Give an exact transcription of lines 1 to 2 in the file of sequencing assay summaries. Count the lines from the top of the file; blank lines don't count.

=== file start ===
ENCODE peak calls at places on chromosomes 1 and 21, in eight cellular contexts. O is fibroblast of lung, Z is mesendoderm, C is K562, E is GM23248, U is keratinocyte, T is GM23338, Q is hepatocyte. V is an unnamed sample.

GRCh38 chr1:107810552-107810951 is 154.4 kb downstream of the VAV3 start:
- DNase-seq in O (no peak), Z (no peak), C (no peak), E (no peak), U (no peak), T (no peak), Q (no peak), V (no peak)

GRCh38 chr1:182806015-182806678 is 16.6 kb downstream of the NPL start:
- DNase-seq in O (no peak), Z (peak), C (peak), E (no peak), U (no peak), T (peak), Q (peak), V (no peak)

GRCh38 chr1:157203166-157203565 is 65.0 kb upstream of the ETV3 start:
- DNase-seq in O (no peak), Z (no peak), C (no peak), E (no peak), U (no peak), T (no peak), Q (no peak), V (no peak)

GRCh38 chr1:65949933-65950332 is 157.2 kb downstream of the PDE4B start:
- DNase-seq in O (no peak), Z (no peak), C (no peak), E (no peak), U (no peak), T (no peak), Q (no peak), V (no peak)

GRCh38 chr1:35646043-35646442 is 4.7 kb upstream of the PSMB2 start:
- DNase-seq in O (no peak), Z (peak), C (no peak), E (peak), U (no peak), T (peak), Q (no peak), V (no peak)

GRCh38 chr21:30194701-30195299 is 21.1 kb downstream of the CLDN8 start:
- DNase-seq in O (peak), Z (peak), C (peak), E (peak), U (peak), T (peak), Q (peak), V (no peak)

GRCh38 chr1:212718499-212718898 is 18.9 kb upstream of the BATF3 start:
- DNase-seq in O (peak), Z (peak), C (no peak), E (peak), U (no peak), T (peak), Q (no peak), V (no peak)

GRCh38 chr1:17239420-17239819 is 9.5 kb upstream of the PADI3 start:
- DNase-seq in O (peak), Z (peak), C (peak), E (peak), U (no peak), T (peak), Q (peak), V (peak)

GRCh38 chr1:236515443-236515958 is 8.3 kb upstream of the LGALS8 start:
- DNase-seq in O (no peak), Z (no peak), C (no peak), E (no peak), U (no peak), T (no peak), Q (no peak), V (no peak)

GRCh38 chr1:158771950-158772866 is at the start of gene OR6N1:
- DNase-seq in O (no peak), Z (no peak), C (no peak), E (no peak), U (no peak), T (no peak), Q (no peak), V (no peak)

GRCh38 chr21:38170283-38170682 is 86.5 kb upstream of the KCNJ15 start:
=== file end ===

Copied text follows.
ENCODE peak calls at places on chromosomes 1 and 21, in eight cellular contexts. O is fibroblast of lung, Z is mesendoderm, C is K562, E is GM23248, U is keratinocyte, T is GM23338, Q is hepatocyte. V is an unnamed sample.

GRCh38 chr1:107810552-107810951 is 154.4 kb downstream of the VAV3 start: